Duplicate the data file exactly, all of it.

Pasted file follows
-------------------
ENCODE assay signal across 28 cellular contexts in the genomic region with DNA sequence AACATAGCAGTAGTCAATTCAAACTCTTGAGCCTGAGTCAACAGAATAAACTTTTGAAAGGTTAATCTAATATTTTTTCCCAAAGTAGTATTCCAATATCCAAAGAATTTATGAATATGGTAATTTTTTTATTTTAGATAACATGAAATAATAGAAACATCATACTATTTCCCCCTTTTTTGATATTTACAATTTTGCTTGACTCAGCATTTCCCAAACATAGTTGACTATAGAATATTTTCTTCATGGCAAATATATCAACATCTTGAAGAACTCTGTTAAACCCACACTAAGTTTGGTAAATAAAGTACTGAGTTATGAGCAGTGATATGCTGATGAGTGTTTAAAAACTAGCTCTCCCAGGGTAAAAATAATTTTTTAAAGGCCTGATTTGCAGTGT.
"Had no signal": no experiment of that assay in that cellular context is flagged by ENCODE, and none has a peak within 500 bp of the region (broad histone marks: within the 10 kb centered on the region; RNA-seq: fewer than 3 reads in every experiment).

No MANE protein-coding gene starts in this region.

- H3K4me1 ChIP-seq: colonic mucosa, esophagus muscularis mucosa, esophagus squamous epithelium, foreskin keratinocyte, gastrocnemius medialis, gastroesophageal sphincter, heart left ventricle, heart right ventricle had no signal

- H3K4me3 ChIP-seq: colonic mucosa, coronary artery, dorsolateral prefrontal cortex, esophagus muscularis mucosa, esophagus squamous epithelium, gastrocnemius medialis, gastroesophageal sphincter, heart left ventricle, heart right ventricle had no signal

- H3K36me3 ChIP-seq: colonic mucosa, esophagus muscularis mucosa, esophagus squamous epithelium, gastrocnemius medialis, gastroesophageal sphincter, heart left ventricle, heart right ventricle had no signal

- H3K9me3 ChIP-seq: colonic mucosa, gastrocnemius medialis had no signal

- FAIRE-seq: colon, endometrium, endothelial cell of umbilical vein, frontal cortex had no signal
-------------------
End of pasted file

ENCODE assay signal across 28 cellular contexts in the genomic region with DNA sequence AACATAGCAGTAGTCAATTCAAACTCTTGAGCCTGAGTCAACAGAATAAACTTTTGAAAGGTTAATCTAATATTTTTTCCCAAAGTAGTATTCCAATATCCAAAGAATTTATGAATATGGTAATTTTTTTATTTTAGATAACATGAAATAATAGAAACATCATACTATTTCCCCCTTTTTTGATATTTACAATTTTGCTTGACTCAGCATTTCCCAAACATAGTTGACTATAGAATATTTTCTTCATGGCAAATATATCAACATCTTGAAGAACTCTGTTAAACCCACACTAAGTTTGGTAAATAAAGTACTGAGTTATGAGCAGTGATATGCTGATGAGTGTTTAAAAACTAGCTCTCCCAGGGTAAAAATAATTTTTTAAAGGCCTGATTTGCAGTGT.
"Had no signal": no experiment of that assay in that cellular context is flagged by ENCODE, and none has a peak within 500 bp of the region (broad histone marks: within the 10 kb centered on the region; RNA-seq: fewer than 3 reads in every experiment).

No MANE protein-coding gene starts in this region.

- H3K4me1 ChIP-seq: colonic mucosa, esophagus muscularis mucosa, esophagus squamous epithelium, foreskin keratinocyte, gastrocnemius medialis, gastroesophageal sphincter, heart left ventricle, heart right ventricle had no signal

- H3K4me3 ChIP-seq: colonic mucosa, coronary artery, dorsolateral prefrontal cortex, esophagus muscularis mucosa, esophagus squamous epithelium, gastrocnemius medialis, gastroesophageal sphincter, heart left ventricle, heart right ventricle had no signal

- H3K36me3 ChIP-seq: colonic mucosa, esophagus muscularis mucosa, esophagus squamous epithelium, gastrocnemius medialis, gastroesophageal sphincter, heart left ventricle, heart right ventricle had no signal

- H3K9me3 ChIP-seq: colonic mucosa, gastrocnemius medialis had no signal

- FAIRE-seq: colon, endometrium, endothelial cell of umbilical vein, frontal cortex had no signal